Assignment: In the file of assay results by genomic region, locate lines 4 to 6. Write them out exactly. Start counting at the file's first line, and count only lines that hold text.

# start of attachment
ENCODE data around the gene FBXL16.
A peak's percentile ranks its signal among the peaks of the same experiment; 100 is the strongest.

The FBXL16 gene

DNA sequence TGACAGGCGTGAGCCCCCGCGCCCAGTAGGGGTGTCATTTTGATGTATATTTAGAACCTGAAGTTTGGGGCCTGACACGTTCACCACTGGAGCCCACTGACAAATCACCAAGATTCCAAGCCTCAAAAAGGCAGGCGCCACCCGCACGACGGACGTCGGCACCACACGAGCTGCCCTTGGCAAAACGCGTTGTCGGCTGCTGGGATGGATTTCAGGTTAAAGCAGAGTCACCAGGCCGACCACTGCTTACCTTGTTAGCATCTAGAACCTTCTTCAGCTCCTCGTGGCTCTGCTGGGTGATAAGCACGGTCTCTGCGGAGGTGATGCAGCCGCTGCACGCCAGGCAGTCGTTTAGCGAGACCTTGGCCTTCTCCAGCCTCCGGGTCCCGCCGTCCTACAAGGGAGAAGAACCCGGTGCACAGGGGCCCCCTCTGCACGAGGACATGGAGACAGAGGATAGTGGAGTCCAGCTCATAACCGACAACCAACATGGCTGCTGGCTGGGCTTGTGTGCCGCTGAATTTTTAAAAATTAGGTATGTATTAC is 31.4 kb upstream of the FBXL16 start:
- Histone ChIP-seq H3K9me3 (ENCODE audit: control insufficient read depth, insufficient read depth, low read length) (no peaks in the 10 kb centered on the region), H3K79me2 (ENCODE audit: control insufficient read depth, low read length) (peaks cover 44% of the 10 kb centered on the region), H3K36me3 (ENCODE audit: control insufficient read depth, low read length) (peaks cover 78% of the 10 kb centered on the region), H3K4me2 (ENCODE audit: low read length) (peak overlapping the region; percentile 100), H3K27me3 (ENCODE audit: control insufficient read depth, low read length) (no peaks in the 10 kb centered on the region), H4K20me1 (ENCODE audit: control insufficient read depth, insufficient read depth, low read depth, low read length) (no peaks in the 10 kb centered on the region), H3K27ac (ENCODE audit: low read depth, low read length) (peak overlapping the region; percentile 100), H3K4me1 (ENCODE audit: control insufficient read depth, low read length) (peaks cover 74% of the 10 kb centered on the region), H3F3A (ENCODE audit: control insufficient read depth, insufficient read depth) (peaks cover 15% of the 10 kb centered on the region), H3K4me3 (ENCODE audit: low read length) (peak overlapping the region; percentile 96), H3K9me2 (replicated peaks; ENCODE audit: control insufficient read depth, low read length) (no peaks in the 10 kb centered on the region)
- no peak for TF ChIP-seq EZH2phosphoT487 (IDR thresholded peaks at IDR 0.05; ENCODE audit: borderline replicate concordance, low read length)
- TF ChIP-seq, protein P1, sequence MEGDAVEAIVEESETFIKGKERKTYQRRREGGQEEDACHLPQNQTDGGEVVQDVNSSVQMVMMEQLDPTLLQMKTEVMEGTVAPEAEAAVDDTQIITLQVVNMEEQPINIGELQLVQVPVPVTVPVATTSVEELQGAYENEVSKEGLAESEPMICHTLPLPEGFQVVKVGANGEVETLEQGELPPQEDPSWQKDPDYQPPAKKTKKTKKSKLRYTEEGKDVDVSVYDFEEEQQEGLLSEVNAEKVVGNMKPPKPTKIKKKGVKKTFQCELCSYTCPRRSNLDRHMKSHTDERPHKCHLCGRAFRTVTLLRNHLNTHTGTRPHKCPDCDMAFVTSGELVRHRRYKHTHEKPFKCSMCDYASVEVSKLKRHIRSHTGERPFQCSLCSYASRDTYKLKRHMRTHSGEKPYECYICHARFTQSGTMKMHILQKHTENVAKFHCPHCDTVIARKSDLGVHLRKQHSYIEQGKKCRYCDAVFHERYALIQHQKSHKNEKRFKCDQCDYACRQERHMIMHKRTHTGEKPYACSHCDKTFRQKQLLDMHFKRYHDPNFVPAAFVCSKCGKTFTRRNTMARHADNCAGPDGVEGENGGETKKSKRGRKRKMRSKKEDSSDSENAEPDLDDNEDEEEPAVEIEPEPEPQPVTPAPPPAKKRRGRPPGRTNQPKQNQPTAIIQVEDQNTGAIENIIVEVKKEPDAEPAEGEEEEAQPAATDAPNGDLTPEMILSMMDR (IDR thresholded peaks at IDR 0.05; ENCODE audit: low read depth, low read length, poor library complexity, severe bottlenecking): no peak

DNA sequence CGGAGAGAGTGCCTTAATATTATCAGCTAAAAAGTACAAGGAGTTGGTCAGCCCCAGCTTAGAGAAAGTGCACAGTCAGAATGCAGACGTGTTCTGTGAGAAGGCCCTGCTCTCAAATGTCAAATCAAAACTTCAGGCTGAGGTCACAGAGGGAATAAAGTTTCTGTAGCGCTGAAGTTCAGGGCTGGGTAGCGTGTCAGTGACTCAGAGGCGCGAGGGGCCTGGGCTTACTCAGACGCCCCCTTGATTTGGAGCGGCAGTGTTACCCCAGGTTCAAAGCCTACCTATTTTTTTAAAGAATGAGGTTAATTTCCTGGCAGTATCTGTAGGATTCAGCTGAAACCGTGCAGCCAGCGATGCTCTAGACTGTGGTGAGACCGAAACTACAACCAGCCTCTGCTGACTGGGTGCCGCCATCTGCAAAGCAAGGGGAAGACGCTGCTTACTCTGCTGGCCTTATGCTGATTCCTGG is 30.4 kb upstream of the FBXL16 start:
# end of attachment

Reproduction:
DNA sequence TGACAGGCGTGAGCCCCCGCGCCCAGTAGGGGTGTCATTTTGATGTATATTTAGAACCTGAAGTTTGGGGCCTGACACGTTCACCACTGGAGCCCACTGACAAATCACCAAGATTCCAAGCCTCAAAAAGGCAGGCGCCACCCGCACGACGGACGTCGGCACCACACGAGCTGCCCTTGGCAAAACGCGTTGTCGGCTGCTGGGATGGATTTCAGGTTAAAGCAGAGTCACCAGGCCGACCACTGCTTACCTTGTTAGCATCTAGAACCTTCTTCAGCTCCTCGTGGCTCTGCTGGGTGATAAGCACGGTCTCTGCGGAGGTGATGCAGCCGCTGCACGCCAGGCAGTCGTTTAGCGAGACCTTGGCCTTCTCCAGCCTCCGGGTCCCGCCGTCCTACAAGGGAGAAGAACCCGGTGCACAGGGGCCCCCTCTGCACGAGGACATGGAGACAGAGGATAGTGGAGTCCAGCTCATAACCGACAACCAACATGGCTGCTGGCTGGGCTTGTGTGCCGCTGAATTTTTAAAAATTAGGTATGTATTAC is 31.4 kb upstream of the FBXL16 start:
- Histone ChIP-seq H3K9me3 (ENCODE audit: control insufficient read depth, insufficient read depth, low read length) (no peaks in the 10 kb centered on the region), H3K79me2 (ENCODE audit: control insufficient read depth, low read length) (peaks cover 44% of the 10 kb centered on the region), H3K36me3 (ENCODE audit: control insufficient read depth, low read length) (peaks cover 78% of the 10 kb centered on the region), H3K4me2 (ENCODE audit: low read length) (peak overlapping the region; percentile 100), H3K27me3 (ENCODE audit: control insufficient read depth, low read length) (no peaks in the 10 kb centered on the region), H4K20me1 (ENCODE audit: control insufficient read depth, insufficient read depth, low read depth, low read length) (no peaks in the 10 kb centered on the region), H3K27ac (ENCODE audit: low read depth, low read length) (peak overlapping the region; percentile 100), H3K4me1 (ENCODE audit: control insufficient read depth, low read length) (peaks cover 74% of the 10 kb centered on the region), H3F3A (ENCODE audit: control insufficient read depth, insufficient read depth) (peaks cover 15% of the 10 kb centered on the region), H3K4me3 (ENCODE audit: low read length) (peak overlapping the region; percentile 96), H3K9me2 (replicated peaks; ENCODE audit: control insufficient read depth, low read length) (no peaks in the 10 kb centered on the region)
- no peak for TF ChIP-seq EZH2phosphoT487 (IDR thresholded peaks at IDR 0.05; ENCODE audit: borderline replicate concordance, low read length)